Sunday, January 25, 2009

Partners of (PwC) were arrested for their alleged role in the Satyam scandal

In an incident thought to be the first of its kind in India,two partners of Price Waterhouse, statutory auditors of Satyam Computers, were arrested by the Crime Investigation Department (CID) of the Andhra Pradesh police on Saturday on charges of conspiracy, failure to scrutinise records and connivance.

S. Gopalakrishnan and his deputy, Talluri Srinivas, had signed Satyam’s annual statements of accounts without performing their statutory duties as external auditors, a senior CID official told The Hindu.

Citing a specific charge, he said they had accepted the forged fixed deposit receipts and particulars of balances furnished to them by the company without verifying them with bankers.

Prosecutors informed the court in the last few days that BNP Paribas had denied holding fixed deposits of Satyam Computers that were reflected in the company’s accounts. Earlier, HDFC, Basheerbagh branch, said it had no documents which were on the auditors’ files.

The official said the audit firm was paid an annual fee of Rs. 5 crore as compared to a maximum of Rs. 2 crore incurred for the same job by other IT majors. With the arrest of the two auditors, the number of persons held in the Satyam fraud has gone up to six.

During the arrest of the two auditors, the CID recovered several documents from the office of Price Waterhouse at the Madhapur Hi-Tech City here. It also summoned several middle-level managers of Satyam Computers to the office of the Director-General of Police for questioning. The investigating agency is sharing information with the Serious Fraud Investigation Office (SFIO) which has seized documents of Maytas Infra and Maytas Properties — companies run by the sons of the former Satyam chief, Ramalinga Raju.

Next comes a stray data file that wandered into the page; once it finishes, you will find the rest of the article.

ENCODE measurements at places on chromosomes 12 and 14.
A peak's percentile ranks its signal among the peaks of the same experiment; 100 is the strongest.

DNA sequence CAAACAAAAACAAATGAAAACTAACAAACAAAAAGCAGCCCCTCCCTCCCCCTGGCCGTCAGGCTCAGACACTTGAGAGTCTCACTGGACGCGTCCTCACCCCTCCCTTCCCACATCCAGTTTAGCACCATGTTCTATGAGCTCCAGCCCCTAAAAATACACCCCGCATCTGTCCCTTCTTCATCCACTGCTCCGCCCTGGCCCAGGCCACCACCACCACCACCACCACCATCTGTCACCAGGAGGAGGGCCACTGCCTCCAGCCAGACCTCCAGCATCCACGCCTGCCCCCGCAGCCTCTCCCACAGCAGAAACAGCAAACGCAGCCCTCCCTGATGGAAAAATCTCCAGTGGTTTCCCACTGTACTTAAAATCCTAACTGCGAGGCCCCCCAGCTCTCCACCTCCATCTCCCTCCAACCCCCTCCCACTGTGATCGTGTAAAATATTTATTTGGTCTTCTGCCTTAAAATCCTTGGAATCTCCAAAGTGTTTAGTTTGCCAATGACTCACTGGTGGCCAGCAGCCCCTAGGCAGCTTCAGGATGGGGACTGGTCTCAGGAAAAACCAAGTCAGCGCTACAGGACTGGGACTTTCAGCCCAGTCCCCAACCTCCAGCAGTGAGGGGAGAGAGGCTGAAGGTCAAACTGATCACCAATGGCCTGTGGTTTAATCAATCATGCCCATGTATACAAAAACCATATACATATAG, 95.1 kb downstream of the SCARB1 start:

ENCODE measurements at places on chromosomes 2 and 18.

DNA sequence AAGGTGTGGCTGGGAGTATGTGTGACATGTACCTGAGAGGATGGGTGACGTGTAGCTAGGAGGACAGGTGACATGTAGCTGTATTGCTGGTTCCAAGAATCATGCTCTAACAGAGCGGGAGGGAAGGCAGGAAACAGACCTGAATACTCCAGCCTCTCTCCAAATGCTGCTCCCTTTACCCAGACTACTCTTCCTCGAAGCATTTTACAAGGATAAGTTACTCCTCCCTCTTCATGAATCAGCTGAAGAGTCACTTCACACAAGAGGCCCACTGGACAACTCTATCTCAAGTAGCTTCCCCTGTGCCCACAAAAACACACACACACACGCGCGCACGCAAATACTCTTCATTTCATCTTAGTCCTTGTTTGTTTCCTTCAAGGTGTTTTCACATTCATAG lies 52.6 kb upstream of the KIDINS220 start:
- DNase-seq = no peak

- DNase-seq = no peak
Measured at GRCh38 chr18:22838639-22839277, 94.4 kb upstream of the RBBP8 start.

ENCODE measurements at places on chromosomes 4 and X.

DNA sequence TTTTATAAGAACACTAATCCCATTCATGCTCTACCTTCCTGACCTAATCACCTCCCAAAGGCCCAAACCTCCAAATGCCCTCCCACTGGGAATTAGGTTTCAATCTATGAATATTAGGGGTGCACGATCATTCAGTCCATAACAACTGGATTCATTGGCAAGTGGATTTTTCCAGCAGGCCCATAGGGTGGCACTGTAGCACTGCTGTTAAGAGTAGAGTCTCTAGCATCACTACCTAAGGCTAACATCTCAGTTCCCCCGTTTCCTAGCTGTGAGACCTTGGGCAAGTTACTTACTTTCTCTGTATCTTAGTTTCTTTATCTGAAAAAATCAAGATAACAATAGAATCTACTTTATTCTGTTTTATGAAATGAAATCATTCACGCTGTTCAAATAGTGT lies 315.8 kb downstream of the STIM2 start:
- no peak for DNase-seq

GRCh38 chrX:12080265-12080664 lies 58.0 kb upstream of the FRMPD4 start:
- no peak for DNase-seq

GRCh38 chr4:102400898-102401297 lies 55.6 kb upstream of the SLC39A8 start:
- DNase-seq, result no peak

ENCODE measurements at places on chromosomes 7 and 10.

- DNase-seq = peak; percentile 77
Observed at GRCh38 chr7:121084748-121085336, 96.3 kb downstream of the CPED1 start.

In its investigations, the SFIO found a mismatch between the trial balance (the balance in the account after a transaction) and what was claimed by Satyam in the current account number 00120559 New York branch of the Bank of Baroda. The difference was Rs. 1,733 crore.

A conviction for fraud, if proven, carries a maximum sentence of seven years in prison and that for criminal conspiracy can range from a few years to life imprisonment.

They were remanded in judicial custody till February 6.

A lawyer to represent the PwC partners was flown in from Chennai. The functioning of auditors has come in for sharp scrutiny since the Satyam scam broke, with comparisons being made between PwC and Arthur Andersen, the auditing company than went down with Enron.

PwC initially claimed client confidentiality. But later, sought to absolve itself of all responsibility. Those sympathetic to the company are insisting that collusive fraud is extremely difficult to detect but others say that the auditing company cannot be absolved of charges of not revealing the true financial position of the company especially since they were its auditors from 2000 to 2008.

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